Experiential learning: Exploring its long-term impact on socially responsible behavior

Jay Caulfield, Treesa Woods


Today’s students are exposed to world events that require considerable cross cultural understanding and recognition that education is far more than learning facts about specific disciplines and diverse groups while sitting in a classroom. For the past several decades, research in education has repeatedly demonstrated that adults learn effectively through experience. However, does experiential learning, when designed specifically to heighten awareness of a significant social problem, evoke socially responsible behavior specific to that problem in the long run?  Employing a qualitative longitudinal research design involving 25 graduate students as participants, this study explored that question. Findings indicated that 94.7% of participants who reported a high impact learning experience when participating in experiential learning while enrolled in a graduate class also reported engaging in socially responsible behavior because of that learning experience. In some instances, the socially responsible behavior continued for as long as three years after the class had ended.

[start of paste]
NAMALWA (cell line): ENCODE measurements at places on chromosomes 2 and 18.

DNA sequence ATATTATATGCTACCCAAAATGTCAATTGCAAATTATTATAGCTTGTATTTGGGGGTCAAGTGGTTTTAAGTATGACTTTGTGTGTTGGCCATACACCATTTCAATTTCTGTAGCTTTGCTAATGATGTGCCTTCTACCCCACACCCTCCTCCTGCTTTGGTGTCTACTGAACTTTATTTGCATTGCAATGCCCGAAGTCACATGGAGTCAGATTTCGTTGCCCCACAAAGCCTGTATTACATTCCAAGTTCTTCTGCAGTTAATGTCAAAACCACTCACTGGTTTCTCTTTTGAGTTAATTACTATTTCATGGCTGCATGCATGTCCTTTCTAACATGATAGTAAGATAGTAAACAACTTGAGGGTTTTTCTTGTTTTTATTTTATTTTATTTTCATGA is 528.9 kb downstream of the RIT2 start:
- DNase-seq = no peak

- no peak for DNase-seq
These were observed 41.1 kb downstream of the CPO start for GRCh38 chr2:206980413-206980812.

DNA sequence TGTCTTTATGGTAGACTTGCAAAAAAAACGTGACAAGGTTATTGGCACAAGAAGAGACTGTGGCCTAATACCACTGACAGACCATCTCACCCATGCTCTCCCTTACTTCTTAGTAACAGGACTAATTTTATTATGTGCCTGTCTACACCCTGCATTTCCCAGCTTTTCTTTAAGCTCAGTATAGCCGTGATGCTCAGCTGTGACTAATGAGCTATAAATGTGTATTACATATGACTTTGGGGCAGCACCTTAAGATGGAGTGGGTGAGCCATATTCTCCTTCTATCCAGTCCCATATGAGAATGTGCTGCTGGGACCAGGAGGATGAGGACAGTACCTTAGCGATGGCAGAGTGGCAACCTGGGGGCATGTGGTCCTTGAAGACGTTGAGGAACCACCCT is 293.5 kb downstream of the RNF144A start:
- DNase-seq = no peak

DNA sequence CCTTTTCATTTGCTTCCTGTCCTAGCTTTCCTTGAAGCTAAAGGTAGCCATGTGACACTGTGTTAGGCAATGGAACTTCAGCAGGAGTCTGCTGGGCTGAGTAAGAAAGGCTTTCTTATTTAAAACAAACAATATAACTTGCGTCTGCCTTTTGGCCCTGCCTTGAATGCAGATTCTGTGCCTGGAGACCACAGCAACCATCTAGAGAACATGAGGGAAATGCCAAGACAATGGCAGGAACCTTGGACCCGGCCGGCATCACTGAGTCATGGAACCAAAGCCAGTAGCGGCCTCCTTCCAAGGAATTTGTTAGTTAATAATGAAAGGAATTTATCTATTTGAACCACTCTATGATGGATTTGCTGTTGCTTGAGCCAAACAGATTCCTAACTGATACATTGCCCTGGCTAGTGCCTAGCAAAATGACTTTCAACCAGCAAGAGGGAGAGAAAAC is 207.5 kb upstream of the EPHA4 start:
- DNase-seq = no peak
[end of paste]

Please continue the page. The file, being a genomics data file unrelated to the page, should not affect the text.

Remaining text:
experiential education; experiential learning; high impact learning; qualitative longitudinal research; social responsibility

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